The UN Trust Fund’s annual Call for Proposals, which is available in six languages, accepts multi-year grant applications for up to US$1 million in English, French and Spanish. With its 21st funding cycle in 2017, the UN Trust Fund will fund organizations that qualify for funding (a) under the three programmatic areas of the UN Trust Fund Strategic Plan 2015-2020, (b) under the “special window” addressing violence against women and girls in the context of the current refugee crisis and (c) under the “special window” addressing violence against women and girls with disabilities.
The UN Trust Fund to End Violence against Women is now accepting applications for its 21st grant cycle (2017). The deadline for the submission of concept notes is 5 December 2017, 23:59 EST (GMT–5).
The UN Trust Fund is seeking applications from organizations that qualify for grants under the three programmatic areas of the UN Trust Fund’s 2015-2020 Strategy:
Improving access for women and girls to essential, safe and adequate multi-sectoral services to end violence against women and girls;
Addressing violence against women and girls in the context of the current forced displacement and refugee crisis;
Addressing violence against women and girls with disabilities. Increasing effectiveness of legislation, policies, national action plans and accountability systems to prevent and end violence against women and girls;
Improving prevention of violence against women and girls through changes in knowledge, attitudes and practices.
In all cases, emphasis will be placed on the applicant’s ability to clearly articulate the contextual challenges, expected, specific and measurable results and strategies to achieve them, with a focus on tailored approaches and interventions to adequately address the identified problem and the specific form of violence against women and girls. The ideal proposal will include references to rigorous and documented evidence to justify the investment on the basis that the approach is likely to be effective in addressing violence against women and girls at the local or national level. As the UN Trust Fund aims to expand the global knowledge base on ‘what works’ to end violence against women and girls, applications from organizations piloting, testing, up-scaling or replicating evidence-based innovative and promising results-based approaches that carry a promise of broader application are welcome.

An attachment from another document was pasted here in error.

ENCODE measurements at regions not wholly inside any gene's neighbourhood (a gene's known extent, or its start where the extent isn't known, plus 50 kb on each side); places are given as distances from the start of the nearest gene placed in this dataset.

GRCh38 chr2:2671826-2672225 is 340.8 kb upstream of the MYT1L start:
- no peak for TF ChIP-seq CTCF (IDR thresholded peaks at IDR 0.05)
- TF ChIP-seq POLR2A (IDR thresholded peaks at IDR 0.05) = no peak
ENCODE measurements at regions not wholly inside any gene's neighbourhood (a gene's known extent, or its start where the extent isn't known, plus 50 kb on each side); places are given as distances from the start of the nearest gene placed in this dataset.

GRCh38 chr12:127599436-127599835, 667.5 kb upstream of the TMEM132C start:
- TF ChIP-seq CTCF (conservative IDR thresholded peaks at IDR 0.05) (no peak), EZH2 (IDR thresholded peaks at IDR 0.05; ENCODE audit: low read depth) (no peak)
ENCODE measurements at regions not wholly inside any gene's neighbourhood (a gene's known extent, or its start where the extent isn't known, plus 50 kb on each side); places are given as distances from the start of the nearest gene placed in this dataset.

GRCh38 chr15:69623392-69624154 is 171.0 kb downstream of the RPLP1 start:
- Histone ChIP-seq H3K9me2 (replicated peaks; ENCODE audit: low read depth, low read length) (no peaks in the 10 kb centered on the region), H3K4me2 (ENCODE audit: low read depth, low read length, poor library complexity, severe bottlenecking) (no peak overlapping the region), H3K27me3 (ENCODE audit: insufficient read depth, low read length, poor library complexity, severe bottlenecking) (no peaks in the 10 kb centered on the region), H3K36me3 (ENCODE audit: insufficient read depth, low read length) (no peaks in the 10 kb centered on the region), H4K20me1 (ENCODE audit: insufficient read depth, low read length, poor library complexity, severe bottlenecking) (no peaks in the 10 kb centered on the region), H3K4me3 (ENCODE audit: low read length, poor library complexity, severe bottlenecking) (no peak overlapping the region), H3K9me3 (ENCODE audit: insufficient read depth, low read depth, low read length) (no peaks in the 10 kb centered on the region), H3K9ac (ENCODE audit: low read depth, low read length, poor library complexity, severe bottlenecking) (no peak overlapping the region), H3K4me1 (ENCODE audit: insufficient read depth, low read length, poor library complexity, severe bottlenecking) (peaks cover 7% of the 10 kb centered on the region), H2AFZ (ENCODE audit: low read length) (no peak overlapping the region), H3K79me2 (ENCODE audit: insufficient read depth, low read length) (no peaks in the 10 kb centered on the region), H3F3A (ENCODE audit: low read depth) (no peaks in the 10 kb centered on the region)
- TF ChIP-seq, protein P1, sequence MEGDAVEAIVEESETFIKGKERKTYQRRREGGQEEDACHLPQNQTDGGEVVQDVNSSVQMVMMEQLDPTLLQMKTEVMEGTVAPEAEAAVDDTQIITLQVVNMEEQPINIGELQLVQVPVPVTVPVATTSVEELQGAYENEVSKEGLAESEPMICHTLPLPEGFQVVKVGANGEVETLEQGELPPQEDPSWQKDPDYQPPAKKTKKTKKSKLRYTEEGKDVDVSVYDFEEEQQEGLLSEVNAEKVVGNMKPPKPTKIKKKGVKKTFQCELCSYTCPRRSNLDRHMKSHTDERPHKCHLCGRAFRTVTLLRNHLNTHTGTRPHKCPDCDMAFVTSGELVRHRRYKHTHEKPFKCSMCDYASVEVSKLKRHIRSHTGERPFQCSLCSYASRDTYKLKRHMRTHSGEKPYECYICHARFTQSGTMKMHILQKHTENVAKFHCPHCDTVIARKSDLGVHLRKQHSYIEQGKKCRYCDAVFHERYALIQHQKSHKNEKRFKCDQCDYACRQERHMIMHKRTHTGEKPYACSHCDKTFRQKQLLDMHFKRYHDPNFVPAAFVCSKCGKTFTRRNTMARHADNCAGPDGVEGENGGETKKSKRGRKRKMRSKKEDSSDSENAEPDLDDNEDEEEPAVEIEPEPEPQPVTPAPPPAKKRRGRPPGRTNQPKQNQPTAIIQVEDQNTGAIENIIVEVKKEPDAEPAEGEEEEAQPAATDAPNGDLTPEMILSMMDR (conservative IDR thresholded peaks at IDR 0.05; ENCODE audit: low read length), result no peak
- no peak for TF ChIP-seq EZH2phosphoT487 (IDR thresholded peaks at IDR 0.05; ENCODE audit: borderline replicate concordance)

By way of illustration only, proposals might consider:
• Developing specific strategies for primary prevention of violence against women and girls, that is, strategies that will lead towards stopping violence from occurring altogether in the first place. Examples include: community and/or school-based approaches and interventions or working with men and boys on changing gender norms and the acceptability of violence, among various others.
• Ensuring survivors’ access to justice, by strengthening implementation of existing national legislation, and alignment with international and regional human rights’ standards; and to quality health and other services and support. This may include establishing or expanding access to services such as hotlines, safe spaces, legal assistance and crisis counseling, among others.
• Empowering women to understand and claim their rights and mobilizing communities on ‘zero tolerance’ through legal literacy about international, national and local laws and policies, as well as through socio-economic (including employment) opportunities for women and girls to break out of the cycle of violence.
• Strengthening efforts to address the full range of violence against women and girls in conflict and post-conflict situations, including efforts to prevent and address rape as a systematic method of warfare by State and non-state actors.